Uncertain Future in the Absence of Planning

Planning Chicago, by D. Bradford Hunt and Jon B. DeVries. APA Planners Press, 2013, 352 pp. $34.95.

“Business moves away. So do the best young people. The population ages. The city becomes a backwater.”
– Richard Longworth, “City on the Brink,” Chicago Tribune, 1981

So goes the first extensive quote in the opening chapter of Planning Chicago by D. Bradford Hunt and Jon B. DeVries, published in May by the American Planning Association. This incisive economic analysis is as relevant to our communities today as it was over three decades ago. Perhaps, it’s the key discerning factor between Chicago and Detroit, at least for now.

For those history buffs looking for the play-by-play on Chicago’s development since 1957, this book has it. For those of us still wondering what is in the future for community development wherever we call home, the book provides many lessons to ponder.

First, the personal disclosures: my community development career of almost 40 years, most in my home town of Chicago, coincides with much of the narrative shared by Hunt and DeVries. I know many of the cast interviewed or portrayed. Yes, I have a few quotes too, and my current organization is featured in the chapter on industrial policy.

My primary reflection is how much more we need to plan the development of each of our communities if we are to foster equitable economic growth. We knew there was a sea-change underway with Mayor Harold Washington 30 years ago when we were there in the midst of it. Now, 30 years later, thanks to Hunt and DeVries, we can remember and better appreciate the reforms that “equity planning” was striving for and how urgently we need it again today.

“Chicago Works Together” was more than a political slogan at the time; it was a plan that focused on balanced growth and local jobs. However, that moment in time gave way, as Hunt and DeVries detail, to an absence of planning in which “deal making replaced clear thinking.” As they note, Chicago no longer has a city department with the word “planning” in its name. Their historical review does lead the reader to conclude that this may not bode well for the future.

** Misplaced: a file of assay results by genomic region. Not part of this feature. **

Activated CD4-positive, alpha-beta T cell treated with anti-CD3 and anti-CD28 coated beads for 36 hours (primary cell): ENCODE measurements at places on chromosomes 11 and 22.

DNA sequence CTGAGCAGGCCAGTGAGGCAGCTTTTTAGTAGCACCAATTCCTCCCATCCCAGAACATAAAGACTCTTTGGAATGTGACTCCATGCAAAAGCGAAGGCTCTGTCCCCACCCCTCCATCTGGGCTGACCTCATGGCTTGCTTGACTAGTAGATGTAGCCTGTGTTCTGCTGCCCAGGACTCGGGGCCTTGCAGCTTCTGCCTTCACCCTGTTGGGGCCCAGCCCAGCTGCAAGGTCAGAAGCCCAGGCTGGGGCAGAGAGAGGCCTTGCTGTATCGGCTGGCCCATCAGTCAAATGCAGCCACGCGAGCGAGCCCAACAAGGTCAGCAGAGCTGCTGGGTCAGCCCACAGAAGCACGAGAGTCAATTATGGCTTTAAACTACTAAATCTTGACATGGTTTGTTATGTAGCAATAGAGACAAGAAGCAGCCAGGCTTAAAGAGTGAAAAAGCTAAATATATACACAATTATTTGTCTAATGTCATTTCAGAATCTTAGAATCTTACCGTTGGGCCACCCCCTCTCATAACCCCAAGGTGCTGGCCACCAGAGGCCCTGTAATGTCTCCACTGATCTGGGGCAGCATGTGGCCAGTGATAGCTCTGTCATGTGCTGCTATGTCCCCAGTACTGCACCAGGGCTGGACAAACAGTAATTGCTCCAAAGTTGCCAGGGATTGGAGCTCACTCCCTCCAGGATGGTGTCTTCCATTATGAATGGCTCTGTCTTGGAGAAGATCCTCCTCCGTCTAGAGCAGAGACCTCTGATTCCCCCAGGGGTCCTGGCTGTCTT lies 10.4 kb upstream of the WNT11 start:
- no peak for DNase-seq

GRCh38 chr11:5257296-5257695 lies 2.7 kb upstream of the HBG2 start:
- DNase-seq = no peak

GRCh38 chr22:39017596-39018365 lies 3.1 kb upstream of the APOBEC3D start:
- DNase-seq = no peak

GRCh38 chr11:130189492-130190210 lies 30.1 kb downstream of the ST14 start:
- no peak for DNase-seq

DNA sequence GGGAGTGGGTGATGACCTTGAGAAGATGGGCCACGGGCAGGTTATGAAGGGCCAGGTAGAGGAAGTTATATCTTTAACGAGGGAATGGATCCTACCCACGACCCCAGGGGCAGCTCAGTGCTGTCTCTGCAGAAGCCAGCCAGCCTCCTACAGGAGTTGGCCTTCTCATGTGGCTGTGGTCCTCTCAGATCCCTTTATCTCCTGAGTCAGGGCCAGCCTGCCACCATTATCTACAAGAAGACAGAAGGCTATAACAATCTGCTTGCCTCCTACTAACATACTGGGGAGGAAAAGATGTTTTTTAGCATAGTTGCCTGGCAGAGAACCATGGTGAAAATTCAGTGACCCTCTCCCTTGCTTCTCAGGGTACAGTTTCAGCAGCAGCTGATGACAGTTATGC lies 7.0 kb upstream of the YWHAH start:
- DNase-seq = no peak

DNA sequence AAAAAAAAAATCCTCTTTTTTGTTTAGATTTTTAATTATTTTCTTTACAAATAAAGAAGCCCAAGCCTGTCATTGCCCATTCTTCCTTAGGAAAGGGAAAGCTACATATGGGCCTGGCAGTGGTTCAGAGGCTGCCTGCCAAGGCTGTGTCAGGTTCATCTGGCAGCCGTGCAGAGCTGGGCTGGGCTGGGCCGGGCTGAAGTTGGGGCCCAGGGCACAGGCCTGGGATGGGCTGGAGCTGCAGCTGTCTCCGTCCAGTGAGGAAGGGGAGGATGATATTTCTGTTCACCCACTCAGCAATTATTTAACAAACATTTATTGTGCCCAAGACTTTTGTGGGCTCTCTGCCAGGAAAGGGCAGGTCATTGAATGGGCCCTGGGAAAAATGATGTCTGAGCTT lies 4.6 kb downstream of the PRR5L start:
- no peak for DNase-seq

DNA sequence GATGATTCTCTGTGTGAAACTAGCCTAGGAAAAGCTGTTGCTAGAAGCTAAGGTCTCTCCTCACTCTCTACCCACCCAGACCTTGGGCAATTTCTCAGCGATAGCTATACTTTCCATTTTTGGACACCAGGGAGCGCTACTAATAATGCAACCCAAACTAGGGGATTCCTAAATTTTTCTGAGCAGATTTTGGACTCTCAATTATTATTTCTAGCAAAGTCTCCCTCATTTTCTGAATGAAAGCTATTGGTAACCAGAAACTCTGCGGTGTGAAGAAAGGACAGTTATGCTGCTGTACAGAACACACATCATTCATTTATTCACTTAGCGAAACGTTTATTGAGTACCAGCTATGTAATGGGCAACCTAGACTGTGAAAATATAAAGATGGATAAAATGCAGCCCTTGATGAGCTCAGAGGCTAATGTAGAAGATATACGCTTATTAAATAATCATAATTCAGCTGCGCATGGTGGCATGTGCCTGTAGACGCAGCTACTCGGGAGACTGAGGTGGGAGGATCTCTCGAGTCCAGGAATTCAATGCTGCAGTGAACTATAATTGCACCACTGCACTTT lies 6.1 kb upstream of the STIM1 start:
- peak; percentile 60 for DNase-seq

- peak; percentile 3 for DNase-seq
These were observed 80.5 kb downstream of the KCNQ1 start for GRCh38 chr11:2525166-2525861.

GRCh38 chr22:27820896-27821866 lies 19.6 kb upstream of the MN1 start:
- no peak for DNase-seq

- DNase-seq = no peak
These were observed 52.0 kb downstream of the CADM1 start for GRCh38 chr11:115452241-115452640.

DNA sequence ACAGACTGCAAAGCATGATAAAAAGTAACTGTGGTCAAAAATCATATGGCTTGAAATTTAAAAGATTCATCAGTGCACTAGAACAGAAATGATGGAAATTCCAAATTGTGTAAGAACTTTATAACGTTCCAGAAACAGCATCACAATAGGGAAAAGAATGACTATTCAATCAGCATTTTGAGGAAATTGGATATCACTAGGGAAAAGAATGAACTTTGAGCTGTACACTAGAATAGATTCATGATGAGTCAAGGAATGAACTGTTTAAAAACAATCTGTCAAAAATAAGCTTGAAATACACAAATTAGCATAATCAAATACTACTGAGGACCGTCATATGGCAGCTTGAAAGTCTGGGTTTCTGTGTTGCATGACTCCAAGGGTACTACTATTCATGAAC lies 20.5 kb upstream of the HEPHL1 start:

Certainly, this history does provide justification for community skeptics to question, “Planning for whom?” Debates between downtown vs. neighborhoods continue but as Hunt and DeVries assert, it “understates the complexity of Chicago’s urban revival, missing the shared connections between the two.”

I found it remarkable to read how many big “downtown plans” never came to fruition, not because of opposition but because they suffered a bureaucratic slow death.

For non-Chicagoans, the chapters on the communities of Englewood, Little Village, and Uptown may not be as personally relevant; but they are well casted for comparisons between an African-American, Latino, and an economically divided community. The chapter on the Chicago Housing Authority’s transformation of public housing no doubt is playing out in a community near you. I know it is in mine.

Throughout their community chapters, Hunt and DeVries reference the Local Initiatives Support Corporation (LISC) New Communities Program, funded by the MacArthur Foundation. They appropriately credit the bottom-up planning process in developing “Quality of Life” plans for the New Communities Program.

I remain an advocate for leveraging business growth for local jobs, which is discussed in the planning for industrial retention and growth chapters. Jobs matter for quality of life. There is a vital role for nonprofits to play as delegate agencies of local government to perform neighborhood planning and pursue economic development.

I agree with Hunt and DeVries that “major adjustments are needed in Chicago’s industrial program—changes that a long-term planning perspective should guide.” The essentials of such planning must include land use for affordable business space, infrastructure investments for functionality, and workforce development for today’s and tomorrow’s jobs.

“Planning matters, as it has in the past,” Hunt and DeVries conclude. But it needs to be more strategic than what former Mayor Richard J. Daley reportedly told a member of the Chicago Plan Commission in 1968: “Get to the point to where the developers make money but don’t screw the city.”

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Ted Wysocki is the CEO of the Institute of Cultural Affairs-USA, whose mission is to “Build a Just and Equitable Society in Harmony with Planet Earth.” Ted launched his U2Cando consulting practice in 2014 and is an affiliated consultant with the Economic Development Assistance Consortium. Ted was CEO of the Local Economic & Employment Development Council, now North Branch Works, in Chicago for 12 years. Previously, he was CEO of the Chicago Association of Neighborhood Development Organizations (CANDO) for 17 years. He started his community development career in 1974 with Gale Cincotta, the mother of the Community Reinvestment Act. Ted is a director emeritus of the National Community Reinvestment Coalition.


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